The Nezavinost trade union confederation has called a national demonstration outside government offices in Belgrade on 10 December with a call for a 25% pay increase for all public sector workers. The key message of the demonstration is the need to properly value and recognise the work of public sector employees, to ensure their health and safety and guarantee compliance of employers with collective agreements.
The FP-CGIL, UIL-PA and UIL-FPL public service federations are planning a week of action from 12-16 December with protests and strikes around the country in protest at the government’s budget for 2023. The unions argue that the budget fails to provide adequate funding across a range of services with nothing to address the cost-of-living crisis, to cover the renewal of collective agreements, to increase public employment, to end precarious contracts, to improve training and to ensure quality of services from childcare to health and social care and across local and national administration. The
In Northern Ireland, industrial action in the health service, organised by the UNISON and NIPSA trade unions began on 5 December and was due to be stepped up with a one-day strike on 12 December. The RCN nurses’ union will take strike action in England, Wales and Northern Ireland for the first time ever with the dates announced as 15 and 20 December. Ambulance workers – represented by UNISON, GMB and UNITE – have also voted for strike over most regions of England and Wales with action planned for 21 December. In Scotland, health unions are consulting over an improved pay offer that would
The vida services union reports a very high level of support for the three-hour warning strike that took place in the network of religious hospitals in Vienna on 23 November. The action was supported by the Chamber of Doctors which is also calling for higher pay and improvements to working conditions in response to the significant increase in the demands on health services in recent years. Vida is calling for a €500-a-month increase for all workers in religious hospitals across the country and has denounced as wholly inadequate an employer offer of a €50 lump sum that wouldn’t even be paid to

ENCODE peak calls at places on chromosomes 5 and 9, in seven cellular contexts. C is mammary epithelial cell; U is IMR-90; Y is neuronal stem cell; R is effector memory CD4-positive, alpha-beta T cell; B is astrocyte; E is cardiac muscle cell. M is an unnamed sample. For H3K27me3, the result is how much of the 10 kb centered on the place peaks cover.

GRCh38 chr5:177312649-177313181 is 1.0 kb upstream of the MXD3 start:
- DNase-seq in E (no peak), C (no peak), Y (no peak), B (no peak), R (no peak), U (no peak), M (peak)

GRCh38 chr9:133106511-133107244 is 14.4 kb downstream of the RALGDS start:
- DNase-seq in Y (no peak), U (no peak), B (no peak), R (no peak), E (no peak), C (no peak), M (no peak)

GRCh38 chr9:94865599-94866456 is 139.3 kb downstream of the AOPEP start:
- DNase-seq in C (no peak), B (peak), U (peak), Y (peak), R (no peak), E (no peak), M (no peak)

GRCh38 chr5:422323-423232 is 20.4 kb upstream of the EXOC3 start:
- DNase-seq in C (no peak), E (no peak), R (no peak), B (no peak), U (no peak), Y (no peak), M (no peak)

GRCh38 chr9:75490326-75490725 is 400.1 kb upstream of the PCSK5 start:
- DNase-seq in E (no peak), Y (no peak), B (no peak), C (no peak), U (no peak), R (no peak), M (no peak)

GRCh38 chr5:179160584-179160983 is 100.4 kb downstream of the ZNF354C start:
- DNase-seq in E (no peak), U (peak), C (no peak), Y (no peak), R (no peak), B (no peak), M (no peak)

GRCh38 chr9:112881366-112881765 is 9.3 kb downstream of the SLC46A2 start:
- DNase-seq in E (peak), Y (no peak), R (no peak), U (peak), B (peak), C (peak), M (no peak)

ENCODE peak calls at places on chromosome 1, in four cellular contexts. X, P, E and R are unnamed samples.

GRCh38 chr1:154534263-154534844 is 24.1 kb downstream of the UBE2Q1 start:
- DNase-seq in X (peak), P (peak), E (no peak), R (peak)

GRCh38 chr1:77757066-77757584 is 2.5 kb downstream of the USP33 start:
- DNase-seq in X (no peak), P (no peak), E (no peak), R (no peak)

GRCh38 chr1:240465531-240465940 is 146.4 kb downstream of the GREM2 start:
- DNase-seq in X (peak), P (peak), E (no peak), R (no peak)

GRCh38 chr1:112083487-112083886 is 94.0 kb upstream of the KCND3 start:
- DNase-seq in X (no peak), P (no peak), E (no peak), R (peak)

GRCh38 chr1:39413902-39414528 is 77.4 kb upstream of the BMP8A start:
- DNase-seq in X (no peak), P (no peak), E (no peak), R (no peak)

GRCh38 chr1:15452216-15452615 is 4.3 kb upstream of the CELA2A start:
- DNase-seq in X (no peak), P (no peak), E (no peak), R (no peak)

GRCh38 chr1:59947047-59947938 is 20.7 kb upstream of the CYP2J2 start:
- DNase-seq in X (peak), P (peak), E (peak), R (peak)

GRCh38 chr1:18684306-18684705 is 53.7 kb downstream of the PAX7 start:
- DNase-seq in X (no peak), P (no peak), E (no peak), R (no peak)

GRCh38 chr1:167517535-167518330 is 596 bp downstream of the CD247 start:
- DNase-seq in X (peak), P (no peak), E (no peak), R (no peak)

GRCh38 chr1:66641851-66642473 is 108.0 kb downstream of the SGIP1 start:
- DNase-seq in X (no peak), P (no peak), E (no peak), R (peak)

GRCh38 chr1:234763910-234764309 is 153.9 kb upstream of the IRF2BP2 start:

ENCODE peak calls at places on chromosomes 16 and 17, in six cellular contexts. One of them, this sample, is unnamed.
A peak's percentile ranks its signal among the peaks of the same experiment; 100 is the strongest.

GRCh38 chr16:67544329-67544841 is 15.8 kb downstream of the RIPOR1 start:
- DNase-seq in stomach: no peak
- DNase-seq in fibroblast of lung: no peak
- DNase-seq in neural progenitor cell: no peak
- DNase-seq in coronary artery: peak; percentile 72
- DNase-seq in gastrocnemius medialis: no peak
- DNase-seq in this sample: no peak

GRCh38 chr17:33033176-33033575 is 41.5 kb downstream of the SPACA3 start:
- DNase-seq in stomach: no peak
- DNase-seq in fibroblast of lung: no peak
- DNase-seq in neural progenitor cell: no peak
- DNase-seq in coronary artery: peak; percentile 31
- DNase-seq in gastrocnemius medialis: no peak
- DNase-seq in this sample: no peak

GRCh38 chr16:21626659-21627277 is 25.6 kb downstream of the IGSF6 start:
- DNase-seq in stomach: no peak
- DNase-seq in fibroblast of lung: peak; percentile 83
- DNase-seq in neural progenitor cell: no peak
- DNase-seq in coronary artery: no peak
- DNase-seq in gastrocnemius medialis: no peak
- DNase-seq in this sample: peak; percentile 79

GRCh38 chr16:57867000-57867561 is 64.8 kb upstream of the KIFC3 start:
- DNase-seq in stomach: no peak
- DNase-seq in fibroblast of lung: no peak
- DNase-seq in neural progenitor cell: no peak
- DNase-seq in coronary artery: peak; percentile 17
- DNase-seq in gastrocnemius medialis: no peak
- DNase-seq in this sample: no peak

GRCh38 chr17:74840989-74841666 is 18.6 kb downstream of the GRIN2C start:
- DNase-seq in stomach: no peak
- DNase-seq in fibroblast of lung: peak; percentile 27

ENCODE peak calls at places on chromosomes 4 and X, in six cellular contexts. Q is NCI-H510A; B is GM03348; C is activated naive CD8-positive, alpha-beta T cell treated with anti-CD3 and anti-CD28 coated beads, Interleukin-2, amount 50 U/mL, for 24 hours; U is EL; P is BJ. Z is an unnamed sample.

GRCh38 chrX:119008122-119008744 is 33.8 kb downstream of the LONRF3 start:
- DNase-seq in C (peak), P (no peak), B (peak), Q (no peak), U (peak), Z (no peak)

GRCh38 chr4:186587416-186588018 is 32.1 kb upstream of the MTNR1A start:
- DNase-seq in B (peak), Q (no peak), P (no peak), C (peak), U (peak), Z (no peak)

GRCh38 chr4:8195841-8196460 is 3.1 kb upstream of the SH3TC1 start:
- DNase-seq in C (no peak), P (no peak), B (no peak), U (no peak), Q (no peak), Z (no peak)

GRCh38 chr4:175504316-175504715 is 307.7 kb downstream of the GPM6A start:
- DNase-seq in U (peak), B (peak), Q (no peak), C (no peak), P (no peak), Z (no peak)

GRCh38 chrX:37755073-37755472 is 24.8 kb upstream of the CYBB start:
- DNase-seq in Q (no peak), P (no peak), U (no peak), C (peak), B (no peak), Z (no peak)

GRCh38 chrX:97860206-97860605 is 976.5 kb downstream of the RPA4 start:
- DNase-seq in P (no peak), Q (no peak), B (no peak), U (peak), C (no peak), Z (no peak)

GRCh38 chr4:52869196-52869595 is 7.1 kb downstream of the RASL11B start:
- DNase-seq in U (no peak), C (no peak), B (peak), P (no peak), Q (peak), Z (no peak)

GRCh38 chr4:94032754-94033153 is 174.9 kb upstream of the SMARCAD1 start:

Following their national protest on 22 November, the FSC-CCOO, FesP-UGT and other unions in the Ministry of Justice have taken further action to support their demand for negotiations around the law on organizational efficiency in the justice service. They want to ensure protection of the pay and working conditions of civil servants. The unions are concerned about the impact on jobs, careers and opportunities for promotion and the level of services to citizens. The unions organised actions at Ministry of Justice offices around the country and have not ruled out strike action if there is no
With a focus on pay and the need to secure an agreement that can help workers deal with the cost-of-living crisis, the FNV trade union has negotiated an overall pay increase of 8% for water board employees but with a flat-rate element that will mean pay rises by 10% for lower paid workers. There is a one-off payment of €1,000 gross in December 2022 and then increases of €125 and 2.5% on salaries in as of 1 January 2023. There will be a further increase of 2.5% on 1 July 2023. There will be other increases on allowances. The structural increases will mean a minimum hourly wage of €14 will apply
Following the day of protest and strike action on 9 November, the three trade union confederations – ACV/CSC, ABVV/FGTB and CGLSB/ACLVB are planning further action with a national demonstration set for 16 December. The unions are calling for a revision to the salary law that restricts the unions’ scope to negotiate and they want to retain the pay indexation system that they are worried is under threat from the employers. Their other demands cover action on energy costs, a shift in taxation to support workers and measures to restrict flexi-jobs.
The ver.di services union has welcomed the passage of the Hospital Care Relief Act, which establishes a nationwide requirement on staffing levels covering nurses in hospitals. The union is delighted that its long campaign has finally paid off and measures will be taken to tackle excessive workloads in the health sector. The basis for the legislation is a staffing assessment (PPR 2.0) that was developed by ver.di, the German Hospital Association and the German Nursing Council. Ver.di is also pleased about its successful advocacy for the development of needs-based personnel specifications for